Sign up to be notified of new blog post.

If you are not getting notifications of the blog posts by e-mail and would like to, click here. Make sure that you give us at least your first name.


I promise we will never give or sell your info to others.


You might also want to visit Entrusting Truth to find out more about what we do. My book and workbook Your Walk, their walk are available there as well as at Amazon and Barnes and Noble.

Translate

Tuesday, May 7, 2019

Interruption – Part 4

In the last post we looked at how the Word of God is representative of the person of God.  It reveals His nature and character.  To such an extent that Peter tells us that when we base our lives on His Word we become partakers of that divine nature.
Interruption – Part 4
One aspect of God’s nature and character is His immutability.  He does not change.  Further, He is eternal.  The Word of God reflects this aspect of His nature and character.  Consider:
Both the Father’s and the Son’s Word is represented as lasting forever.  As the Father, Jesus is represented as immutable, Hebrews 13:8 (here @ Bible Gateway).

So the picture we have developed in these posts:
With that as a foundation, it would be reasonable to suspect that those who identify themselves as leaders of those who worship the Lord would revere and deeply engage in that Word.  We would expect to see the Word of God in a place of central prominence in all Christian ministries.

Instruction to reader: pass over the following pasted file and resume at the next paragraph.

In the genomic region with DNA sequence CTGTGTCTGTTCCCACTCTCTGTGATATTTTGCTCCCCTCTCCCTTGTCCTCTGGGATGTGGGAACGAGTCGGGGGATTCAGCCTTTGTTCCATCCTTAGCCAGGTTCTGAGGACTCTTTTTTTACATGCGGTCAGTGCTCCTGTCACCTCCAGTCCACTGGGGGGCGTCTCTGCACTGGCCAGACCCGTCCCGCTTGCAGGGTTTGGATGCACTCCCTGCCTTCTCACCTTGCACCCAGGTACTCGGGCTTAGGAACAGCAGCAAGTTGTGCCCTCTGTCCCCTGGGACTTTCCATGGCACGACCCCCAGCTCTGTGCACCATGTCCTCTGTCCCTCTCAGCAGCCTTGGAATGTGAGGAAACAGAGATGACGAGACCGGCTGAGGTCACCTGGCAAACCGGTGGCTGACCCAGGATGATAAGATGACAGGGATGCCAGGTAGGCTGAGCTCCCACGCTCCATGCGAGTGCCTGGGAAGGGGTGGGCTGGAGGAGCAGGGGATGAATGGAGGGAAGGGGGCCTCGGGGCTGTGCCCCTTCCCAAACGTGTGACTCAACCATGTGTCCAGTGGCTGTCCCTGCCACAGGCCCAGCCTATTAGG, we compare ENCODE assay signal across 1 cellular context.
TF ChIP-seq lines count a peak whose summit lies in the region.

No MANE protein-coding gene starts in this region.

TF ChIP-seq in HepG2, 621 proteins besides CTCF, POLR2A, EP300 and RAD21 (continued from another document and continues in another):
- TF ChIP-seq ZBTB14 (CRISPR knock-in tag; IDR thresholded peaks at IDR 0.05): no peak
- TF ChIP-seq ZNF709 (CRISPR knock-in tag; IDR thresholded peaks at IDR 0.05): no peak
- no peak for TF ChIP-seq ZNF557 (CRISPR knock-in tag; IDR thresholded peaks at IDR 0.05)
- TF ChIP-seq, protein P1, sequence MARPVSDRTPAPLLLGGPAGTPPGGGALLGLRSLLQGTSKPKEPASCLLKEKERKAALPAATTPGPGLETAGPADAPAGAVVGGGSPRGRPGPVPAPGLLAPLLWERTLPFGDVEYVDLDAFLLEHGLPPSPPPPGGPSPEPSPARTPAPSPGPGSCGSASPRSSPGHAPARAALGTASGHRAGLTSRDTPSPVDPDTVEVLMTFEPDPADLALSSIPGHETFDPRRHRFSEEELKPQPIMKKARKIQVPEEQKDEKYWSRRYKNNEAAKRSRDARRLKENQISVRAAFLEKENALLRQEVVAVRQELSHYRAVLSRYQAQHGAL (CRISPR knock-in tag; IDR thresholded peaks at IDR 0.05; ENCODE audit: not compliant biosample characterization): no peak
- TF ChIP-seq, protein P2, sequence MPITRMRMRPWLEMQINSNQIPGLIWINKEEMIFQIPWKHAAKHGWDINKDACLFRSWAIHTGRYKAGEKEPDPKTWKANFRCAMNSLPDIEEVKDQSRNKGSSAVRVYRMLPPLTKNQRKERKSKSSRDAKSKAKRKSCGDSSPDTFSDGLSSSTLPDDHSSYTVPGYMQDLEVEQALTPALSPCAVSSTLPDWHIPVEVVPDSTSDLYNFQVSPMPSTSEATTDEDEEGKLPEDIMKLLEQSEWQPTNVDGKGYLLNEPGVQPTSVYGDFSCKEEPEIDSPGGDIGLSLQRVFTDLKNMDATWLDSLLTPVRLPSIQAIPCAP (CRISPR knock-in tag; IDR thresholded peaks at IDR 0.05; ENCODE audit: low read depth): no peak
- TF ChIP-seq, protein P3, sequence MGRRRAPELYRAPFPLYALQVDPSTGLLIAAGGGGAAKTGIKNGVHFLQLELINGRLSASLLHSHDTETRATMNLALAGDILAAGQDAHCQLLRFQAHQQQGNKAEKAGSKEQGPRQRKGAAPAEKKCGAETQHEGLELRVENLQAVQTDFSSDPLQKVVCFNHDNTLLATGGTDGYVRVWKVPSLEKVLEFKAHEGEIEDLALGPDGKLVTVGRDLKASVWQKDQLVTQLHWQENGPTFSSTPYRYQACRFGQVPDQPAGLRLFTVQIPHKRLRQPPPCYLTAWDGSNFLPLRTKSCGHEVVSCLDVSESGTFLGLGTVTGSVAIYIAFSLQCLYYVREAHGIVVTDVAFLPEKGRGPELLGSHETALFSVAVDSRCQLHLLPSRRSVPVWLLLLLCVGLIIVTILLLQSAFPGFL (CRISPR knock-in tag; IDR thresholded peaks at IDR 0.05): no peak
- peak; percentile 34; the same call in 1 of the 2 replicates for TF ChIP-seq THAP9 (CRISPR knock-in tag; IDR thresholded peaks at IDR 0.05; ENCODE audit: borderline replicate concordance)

However, that does not seem to be the case.  Nor has it been.  We will explore some of the implications of that in the next post.

Sunday, May 5, 2019

Interruption – Part 3

Last post we saw that the psalmist used language normally used to describe worship of God to describe his relationship with the Word of God.  So, he was essentially suggesting that he worshiped the Word.  How is this not idolatry?  How does the use of that language and that practice not raise the ire of a Holy God?
Interruption – Part 3
The answer, I believe, is found in 2 Peter 1:2-4 (here @ Bible Gateway).

Follow the logic of Peter’s presentation.
Verse Thought
2

Peter prays that our knowledge of God and Jesus is multiplied through God’s grace and peace.
3



Through God’s power we have been granted all we need for life and godliness through the knowledge of Him mentioned in verse 2. That is given by the one who calls us by His own glory and excellence. That is a key concept that is explored in the next verse.
4











The verse starts, “for by these…” these can refer to all of 2 and 3 or more specifically “His own glory and excellence”. I tend to come down on the second option because of the content of this verse.